We currently have eight sites participating. During the first visit, the team visited five sites supporting over 200 children (two schools for children and three orphanages for disabled children), and adults assisting them. An equine therapy center and two additional schools joined the project during our second and third visits. The schools service children 4-8-years-old with mild to profound disabilities, including visual impairments. Orphanages host children according to their age range, from infants to young adults. Young children of families with fewer economic resources also reside in the orphanages on a short-term basis. During the first two visits, we interviewed two parents, ten educators and caregivers and one administrator. We also interviewed and ultimately hired two local individuals with extensive experience in the disability community to manage our fabrication lab. They helped us maintain ongoing connections with the research sites, as well as conduct fabrication workshops. We maintain regular communication with them using Skype and WhatsApp.

After the first visit, we were able to identify a number of potential projects to prototype, including: Augmentative and Alternative Communication (AAC) devices, modified footrests for wheelchairs, children's back supports, walking canes, ramps, and learning materials. Stakeholder interviews led directly to the development of our first technology probe to explore different input modalities. We developed the AAC Comunicación Aumentada Móvil (Mobile Augmented Communication) probe, designed to enable nonverbal children to express themselves with minimal adult intervention by using different touch modalities for text-entry. During our field visit to the young children's orphanage, it was determined that a text-entry communication device would not be appropriate for their use because of their profound disabilities. However, the device could benefit the children living in the youth/adult orphanage. For example, Diego 3 is nonverbal and the caregivers find it challenging to understand his needs. The goal for Diego is to teach him how to use the device to express his needs to others. Educators working at a school for children with disabilities stated their interest in our prototype. They shared that many of the children are nonverbal or have limited expressive communication skills, but have sufficient cognitive and motor skills to use the AAC device as a medium for expressing themselves. This was realized when we tested the device with several of the children. Children enrolled in a therapeutic horseback riding program also participated in field testing the device. With their parents present as observers, several children had the opportunity to engage with the device with sustained interest and curiosity. Sofia, (16-years-old) and Mateo (15-years-old) were interviewed about their experience using the probe. Both children have limited expressive communication and low literacy level.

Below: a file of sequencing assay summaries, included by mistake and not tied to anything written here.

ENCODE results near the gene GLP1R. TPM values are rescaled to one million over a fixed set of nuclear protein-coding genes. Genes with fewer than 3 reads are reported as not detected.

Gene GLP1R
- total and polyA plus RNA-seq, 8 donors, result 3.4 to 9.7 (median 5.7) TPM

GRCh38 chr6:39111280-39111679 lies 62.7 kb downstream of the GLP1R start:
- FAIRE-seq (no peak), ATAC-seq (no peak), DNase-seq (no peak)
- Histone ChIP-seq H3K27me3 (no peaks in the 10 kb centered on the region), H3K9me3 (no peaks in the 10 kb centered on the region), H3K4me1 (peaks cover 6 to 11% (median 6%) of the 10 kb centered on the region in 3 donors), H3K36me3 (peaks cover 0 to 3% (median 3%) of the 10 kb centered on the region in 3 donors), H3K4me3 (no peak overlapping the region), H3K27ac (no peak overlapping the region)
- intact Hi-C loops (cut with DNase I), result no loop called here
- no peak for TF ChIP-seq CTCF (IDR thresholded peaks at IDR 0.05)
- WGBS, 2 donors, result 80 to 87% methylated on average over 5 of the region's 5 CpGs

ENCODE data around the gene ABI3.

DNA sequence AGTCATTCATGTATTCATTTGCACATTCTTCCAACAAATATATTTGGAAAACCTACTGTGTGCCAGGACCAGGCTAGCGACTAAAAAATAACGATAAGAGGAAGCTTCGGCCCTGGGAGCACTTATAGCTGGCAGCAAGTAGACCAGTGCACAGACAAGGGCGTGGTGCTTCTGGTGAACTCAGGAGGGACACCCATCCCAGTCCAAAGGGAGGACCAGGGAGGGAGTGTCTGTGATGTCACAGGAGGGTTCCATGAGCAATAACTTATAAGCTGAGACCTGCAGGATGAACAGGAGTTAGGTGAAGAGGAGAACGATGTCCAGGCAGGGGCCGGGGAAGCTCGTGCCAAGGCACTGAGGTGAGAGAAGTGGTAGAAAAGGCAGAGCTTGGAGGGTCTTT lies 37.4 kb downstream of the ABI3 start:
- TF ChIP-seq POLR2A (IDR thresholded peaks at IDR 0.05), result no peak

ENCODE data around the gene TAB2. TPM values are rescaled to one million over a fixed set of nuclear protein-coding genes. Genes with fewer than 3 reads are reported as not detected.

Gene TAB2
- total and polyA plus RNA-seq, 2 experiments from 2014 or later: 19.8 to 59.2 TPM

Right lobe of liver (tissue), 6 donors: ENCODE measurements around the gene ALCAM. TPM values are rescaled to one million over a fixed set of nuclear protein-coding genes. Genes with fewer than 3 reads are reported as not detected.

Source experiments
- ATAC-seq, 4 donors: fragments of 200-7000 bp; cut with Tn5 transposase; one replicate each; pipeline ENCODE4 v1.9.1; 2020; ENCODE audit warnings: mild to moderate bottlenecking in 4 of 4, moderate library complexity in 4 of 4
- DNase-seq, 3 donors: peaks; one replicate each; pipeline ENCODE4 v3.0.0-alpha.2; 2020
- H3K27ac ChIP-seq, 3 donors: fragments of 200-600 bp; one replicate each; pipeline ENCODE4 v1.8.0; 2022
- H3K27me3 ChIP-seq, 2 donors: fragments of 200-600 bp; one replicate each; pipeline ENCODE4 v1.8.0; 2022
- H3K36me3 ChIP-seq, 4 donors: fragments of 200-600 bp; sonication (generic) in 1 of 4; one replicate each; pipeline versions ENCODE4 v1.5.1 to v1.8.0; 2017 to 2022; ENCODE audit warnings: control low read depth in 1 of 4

Six workshops (16 educators and 12 parents) were conducted at the fabrication lab between visits, which allowed our team to interact with educators and parents, helping them create adaptations such as finger separators, balance boards, rocking seating, soccer balls with sound for visually challenged children, and stirrups for horseback riding. During these workshops, participants learned our approach to design thinking, and we learned about the needs of the children, the kinds of objects they needed, and we checked in with the participants to review the accuracy of the data collected in more formal interactions. We are presently only working with adults (Figure 2), some who are disabled. In the six workshops so far, we have fabricated physical adaptations and we are now moving towards building low-cost, electronic-incorporated objects.

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Figure 2. Volunteers fabricating balancing devices for building core body strength.

In the photo on the left, two Indigenous Bolivian women with dark hair and orange aprons stand side by side, holding balancing devices made out of cardboard that they have made for their children. In the second image, three Indigenous Bolivians, two women and a man, are working on a wooden balance device they are building.

Participation and Consent

To access our sites, we obtained consent from Cochabamba region social services, and written consent from the directors, staff and volunteers working at the orphanages. We next met with staff and volunteers to explain the project and address potential questions/concerns. We developed a mechanism for consent that respected each person's literacy skills, asking if they preferred oral or written consent. All participants chose to provide oral consent. To ensure voluntary participation, people were informed that they could withdraw from the study at any time without consequences. If participants decided to withdraw, they could also choose to not have their data included in the study.

Interviews and data collection were organized around the availability of children, parents, educators, and therapists. In-person interviews provided data related to children and stakeholders' needs (see Participant Data). One focus group was also conducted at one of the orphanages in preparation for a workshop. After the workshop, we interviewed participants to gather more detailed information that arose from the focus group. Photographs were used as a data gathering tool for the researchers to document the learning process of individuals and groups to design and build custom objects as well as a way for participants to document their own progression through the project.